Broken Heart Syndrome

Broken Heart Syndrome, Cardiologists are beginning to recognize what obituary writers have known all along: A broken heart can kill.

In recent years, they've begun diagnosing "broken heart syndrome," a sudden weakness of the heart brought on by stress, such as from the death of a loved one. The American Heart Association is urging physicians to be aware of the condition and calling for more research into the hormonal influences that cause it.

The Rev. Michele Morton lost her father the same month she suffered an episode of heart trouble. He died six days before she began seminary classes in Atlanta and a year after her mother died.

"I'm kind of known to be a pretty calm person," she said. "You don't see the stress all the time, but I think it was there anyway. I was having stressful event after stressful event."

She spent five days in the intensive care unit at Vanderbilt University Medical Center. Her heart fully recovered within a couple of months. This syndrome does not cause an actual heart attack, although stressful situations such as the loss of a loved one also can trigger heart attacks, doctors say.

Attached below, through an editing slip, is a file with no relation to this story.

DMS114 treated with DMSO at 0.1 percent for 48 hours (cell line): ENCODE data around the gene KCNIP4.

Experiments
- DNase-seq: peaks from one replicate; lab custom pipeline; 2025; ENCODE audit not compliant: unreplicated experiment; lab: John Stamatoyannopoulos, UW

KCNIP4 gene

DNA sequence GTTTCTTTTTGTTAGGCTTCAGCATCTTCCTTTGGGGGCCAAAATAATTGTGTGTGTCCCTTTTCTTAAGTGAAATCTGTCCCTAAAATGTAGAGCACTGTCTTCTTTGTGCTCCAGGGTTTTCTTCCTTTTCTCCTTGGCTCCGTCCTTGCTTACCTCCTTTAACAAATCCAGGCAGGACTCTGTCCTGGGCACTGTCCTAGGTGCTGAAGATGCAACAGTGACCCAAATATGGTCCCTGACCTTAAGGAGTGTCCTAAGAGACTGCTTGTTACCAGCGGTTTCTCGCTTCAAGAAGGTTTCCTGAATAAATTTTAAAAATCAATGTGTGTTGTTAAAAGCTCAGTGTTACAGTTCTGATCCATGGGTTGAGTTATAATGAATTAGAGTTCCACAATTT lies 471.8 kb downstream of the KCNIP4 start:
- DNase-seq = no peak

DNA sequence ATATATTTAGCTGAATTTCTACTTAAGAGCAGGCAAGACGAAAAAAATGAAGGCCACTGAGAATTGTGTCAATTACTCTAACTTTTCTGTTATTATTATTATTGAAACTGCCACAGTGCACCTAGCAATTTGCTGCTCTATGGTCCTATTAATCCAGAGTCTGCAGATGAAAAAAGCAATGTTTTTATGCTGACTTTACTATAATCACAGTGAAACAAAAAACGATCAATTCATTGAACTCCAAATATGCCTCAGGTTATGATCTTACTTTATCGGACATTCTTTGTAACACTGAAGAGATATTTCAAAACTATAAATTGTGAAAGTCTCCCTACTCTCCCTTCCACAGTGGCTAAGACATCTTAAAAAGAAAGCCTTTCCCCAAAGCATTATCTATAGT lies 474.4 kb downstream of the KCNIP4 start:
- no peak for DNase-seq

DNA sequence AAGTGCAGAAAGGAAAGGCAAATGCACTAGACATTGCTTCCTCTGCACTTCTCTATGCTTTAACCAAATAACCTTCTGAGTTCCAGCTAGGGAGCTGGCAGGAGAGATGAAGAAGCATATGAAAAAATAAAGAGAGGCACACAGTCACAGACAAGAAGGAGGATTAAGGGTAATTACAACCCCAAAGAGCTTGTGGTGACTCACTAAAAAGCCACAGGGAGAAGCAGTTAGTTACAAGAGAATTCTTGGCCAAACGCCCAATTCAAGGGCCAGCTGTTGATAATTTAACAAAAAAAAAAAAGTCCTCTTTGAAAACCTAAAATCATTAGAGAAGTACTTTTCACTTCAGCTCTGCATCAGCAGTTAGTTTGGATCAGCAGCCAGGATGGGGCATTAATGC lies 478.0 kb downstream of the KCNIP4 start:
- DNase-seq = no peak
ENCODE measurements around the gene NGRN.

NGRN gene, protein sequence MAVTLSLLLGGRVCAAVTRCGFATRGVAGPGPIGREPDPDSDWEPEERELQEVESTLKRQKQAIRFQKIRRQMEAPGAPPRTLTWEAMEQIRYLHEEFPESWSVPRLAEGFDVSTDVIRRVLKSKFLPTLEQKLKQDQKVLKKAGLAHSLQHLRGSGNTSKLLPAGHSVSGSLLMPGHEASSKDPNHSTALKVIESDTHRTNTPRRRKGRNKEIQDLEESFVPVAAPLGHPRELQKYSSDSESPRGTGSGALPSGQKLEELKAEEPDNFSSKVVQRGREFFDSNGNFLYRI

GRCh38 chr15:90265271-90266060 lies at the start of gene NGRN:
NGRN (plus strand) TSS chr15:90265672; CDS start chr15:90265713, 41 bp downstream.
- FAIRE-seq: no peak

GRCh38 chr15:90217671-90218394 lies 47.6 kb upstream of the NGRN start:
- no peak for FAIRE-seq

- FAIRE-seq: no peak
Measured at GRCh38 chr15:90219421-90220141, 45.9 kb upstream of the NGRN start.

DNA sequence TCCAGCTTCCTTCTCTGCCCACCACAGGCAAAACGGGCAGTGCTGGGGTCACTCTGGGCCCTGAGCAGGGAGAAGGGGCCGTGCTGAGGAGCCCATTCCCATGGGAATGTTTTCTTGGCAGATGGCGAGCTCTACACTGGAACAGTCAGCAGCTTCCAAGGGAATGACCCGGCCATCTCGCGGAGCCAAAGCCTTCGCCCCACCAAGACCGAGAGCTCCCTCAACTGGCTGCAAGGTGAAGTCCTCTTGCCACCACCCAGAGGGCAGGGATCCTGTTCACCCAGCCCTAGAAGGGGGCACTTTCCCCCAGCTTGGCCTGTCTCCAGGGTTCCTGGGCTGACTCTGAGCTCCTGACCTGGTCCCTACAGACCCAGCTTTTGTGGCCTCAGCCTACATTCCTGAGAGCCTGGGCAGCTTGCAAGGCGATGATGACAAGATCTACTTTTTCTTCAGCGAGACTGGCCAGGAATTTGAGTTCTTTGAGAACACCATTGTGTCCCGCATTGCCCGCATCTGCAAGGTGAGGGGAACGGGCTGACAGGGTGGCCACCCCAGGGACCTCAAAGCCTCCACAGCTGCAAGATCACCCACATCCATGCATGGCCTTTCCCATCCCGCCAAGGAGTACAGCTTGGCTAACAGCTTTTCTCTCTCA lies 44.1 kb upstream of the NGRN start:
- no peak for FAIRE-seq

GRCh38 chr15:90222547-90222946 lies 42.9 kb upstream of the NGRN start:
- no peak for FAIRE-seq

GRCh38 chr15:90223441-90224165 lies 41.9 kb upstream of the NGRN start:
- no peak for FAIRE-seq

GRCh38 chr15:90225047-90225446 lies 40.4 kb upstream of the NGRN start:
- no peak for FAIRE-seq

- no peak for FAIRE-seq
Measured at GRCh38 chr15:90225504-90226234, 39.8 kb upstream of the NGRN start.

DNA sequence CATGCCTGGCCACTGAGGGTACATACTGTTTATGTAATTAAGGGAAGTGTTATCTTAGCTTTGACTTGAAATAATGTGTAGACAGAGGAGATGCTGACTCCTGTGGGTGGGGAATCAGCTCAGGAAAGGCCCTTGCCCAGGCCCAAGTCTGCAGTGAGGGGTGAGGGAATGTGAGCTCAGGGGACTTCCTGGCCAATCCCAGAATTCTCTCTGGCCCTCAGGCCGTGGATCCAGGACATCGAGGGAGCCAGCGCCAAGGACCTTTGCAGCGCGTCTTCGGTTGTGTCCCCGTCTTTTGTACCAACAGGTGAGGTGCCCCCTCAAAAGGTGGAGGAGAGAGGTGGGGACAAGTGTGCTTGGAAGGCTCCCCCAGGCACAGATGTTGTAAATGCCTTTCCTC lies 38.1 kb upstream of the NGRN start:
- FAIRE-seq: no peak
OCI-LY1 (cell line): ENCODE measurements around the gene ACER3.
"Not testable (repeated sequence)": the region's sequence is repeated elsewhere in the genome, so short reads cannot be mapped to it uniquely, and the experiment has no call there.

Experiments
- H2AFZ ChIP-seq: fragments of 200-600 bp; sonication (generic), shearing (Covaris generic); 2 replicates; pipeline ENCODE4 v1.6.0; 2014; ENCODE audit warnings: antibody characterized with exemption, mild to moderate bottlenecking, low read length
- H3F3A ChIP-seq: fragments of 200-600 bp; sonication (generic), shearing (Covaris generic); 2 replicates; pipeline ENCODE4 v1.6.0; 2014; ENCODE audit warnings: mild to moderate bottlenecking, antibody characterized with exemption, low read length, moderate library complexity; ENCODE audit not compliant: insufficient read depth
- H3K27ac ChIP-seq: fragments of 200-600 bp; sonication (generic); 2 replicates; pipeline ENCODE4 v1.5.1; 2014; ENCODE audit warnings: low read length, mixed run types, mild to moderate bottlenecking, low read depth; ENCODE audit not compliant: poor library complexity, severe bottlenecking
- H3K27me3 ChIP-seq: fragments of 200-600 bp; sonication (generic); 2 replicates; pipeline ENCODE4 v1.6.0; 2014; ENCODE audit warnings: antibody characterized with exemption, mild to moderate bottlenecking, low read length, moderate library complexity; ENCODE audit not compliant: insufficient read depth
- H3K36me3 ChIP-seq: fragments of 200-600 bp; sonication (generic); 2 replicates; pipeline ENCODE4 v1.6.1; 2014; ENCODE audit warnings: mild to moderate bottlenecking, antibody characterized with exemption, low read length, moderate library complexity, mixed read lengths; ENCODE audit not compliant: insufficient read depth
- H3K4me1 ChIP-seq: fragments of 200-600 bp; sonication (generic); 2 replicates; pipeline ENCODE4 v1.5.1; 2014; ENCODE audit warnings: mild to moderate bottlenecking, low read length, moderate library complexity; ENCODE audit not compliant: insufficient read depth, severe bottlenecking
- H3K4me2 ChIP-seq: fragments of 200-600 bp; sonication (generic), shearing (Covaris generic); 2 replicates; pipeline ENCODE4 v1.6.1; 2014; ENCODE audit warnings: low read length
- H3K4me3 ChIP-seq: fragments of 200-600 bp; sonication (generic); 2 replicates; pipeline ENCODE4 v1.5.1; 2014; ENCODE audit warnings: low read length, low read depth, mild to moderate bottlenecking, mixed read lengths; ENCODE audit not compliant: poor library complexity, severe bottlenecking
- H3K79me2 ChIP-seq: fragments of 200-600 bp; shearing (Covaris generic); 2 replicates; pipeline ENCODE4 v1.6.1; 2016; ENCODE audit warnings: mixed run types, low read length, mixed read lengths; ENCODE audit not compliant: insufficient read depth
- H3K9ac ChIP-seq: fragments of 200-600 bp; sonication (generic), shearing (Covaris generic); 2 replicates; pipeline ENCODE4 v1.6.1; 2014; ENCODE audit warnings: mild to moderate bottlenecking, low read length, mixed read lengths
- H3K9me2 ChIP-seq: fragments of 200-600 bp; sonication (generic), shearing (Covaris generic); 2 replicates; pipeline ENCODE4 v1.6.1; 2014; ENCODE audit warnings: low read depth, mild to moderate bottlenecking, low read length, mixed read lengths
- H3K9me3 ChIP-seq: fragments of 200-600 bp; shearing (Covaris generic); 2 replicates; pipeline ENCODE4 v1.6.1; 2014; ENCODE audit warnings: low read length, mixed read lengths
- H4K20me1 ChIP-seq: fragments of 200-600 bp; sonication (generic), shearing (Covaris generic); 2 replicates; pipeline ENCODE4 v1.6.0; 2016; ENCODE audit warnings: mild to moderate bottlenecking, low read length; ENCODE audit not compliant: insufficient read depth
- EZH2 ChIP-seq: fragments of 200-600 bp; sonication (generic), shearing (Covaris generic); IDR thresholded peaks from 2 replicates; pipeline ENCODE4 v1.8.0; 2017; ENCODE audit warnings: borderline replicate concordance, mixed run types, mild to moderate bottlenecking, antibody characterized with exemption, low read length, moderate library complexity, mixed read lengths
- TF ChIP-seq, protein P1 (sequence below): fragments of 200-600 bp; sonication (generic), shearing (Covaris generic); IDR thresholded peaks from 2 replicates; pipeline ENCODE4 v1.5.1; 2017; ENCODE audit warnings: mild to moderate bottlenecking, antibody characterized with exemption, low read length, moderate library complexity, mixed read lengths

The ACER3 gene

Older women are most vulnerable to broken heart syndrome, but the vast majority who go to a hospital for treatment survive. There is no good data on whether the many widows who die at home after the deaths of longtime husbands experienced takotsubo cardiomyopathy, as the Japanese doctors who discovered the disorder named it.

A database of 6,229 hospital discharges presented at the American Heart Association's Scientific Sessions 2011 indicated women are 7.5 times more likely than men to get the syndrome. Women older than 55 have three times greater risk than those younger.

Japanese physicians identified the syndrome in 1990, but it did not gain widespread attention in the United States until 2005, when a study was published in the New England Journal of Medicine.
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